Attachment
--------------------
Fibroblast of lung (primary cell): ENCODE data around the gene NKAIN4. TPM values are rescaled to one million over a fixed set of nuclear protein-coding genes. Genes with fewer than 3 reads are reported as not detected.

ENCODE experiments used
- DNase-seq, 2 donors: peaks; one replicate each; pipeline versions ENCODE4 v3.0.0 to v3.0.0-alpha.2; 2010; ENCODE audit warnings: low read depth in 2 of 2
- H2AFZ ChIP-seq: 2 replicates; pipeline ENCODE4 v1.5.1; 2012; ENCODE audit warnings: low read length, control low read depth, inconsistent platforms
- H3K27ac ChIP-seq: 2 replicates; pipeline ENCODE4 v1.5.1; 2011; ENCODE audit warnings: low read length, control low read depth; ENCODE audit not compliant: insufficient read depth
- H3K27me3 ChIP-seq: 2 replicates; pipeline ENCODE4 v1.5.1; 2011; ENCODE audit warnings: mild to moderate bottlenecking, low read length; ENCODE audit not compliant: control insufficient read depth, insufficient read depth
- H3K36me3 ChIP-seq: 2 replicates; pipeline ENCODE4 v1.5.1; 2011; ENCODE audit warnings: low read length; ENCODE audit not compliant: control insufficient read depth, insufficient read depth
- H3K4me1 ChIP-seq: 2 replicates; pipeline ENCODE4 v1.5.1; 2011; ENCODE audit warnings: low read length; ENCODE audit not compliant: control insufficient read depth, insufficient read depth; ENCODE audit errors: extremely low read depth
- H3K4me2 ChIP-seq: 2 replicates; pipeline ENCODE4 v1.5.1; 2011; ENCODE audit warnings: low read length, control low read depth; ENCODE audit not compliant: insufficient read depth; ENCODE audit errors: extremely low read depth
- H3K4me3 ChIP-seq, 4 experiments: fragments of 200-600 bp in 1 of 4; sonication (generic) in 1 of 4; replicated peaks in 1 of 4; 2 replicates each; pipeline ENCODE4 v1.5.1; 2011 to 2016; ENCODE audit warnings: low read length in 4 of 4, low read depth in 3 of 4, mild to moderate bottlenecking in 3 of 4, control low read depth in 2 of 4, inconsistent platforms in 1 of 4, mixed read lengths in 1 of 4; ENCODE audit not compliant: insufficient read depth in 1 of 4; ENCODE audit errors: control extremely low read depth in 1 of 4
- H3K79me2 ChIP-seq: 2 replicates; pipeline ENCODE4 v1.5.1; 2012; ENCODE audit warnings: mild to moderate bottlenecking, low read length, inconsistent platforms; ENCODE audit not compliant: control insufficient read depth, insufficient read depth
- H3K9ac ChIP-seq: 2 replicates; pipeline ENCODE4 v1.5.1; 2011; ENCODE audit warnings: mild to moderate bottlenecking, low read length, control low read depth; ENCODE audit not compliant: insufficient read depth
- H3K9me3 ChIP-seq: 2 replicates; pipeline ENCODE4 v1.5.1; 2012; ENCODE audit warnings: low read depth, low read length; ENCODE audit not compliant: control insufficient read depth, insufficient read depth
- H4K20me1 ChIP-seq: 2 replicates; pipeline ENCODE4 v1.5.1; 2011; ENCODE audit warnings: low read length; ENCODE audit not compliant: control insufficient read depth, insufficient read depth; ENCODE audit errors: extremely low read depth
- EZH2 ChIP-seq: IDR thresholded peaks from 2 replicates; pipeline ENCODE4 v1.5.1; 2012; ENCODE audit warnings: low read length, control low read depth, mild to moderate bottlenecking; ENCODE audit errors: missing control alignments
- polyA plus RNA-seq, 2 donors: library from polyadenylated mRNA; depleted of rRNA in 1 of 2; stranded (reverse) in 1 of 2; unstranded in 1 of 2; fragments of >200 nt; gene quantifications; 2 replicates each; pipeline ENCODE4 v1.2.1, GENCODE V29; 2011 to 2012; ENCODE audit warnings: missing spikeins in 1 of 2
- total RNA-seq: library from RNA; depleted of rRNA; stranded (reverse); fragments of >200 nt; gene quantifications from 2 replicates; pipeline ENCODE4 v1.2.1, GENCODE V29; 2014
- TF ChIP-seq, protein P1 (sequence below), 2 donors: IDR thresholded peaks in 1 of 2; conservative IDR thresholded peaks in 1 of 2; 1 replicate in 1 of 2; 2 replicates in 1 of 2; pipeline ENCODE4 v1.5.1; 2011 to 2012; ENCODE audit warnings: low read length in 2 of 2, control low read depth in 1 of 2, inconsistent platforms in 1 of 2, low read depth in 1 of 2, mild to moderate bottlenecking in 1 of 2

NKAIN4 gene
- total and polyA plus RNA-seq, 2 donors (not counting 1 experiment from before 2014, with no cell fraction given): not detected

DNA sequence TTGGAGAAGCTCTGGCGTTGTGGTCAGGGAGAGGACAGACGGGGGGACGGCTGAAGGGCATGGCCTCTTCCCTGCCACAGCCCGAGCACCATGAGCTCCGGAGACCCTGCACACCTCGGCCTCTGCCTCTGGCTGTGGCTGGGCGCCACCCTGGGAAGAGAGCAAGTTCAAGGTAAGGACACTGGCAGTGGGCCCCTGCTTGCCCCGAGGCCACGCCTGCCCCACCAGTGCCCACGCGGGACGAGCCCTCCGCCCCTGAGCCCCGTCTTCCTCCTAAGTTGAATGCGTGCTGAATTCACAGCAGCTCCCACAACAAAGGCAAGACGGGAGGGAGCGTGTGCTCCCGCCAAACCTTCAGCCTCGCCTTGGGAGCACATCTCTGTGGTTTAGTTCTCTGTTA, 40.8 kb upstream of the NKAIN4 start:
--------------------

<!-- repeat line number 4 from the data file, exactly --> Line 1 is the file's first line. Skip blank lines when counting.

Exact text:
- H2AFZ ChIP-seq: 2 replicates; pipeline ENCODE4 v1.5.1; 2012; ENCODE audit warnings: low read length, control low read depth, inconsistent platforms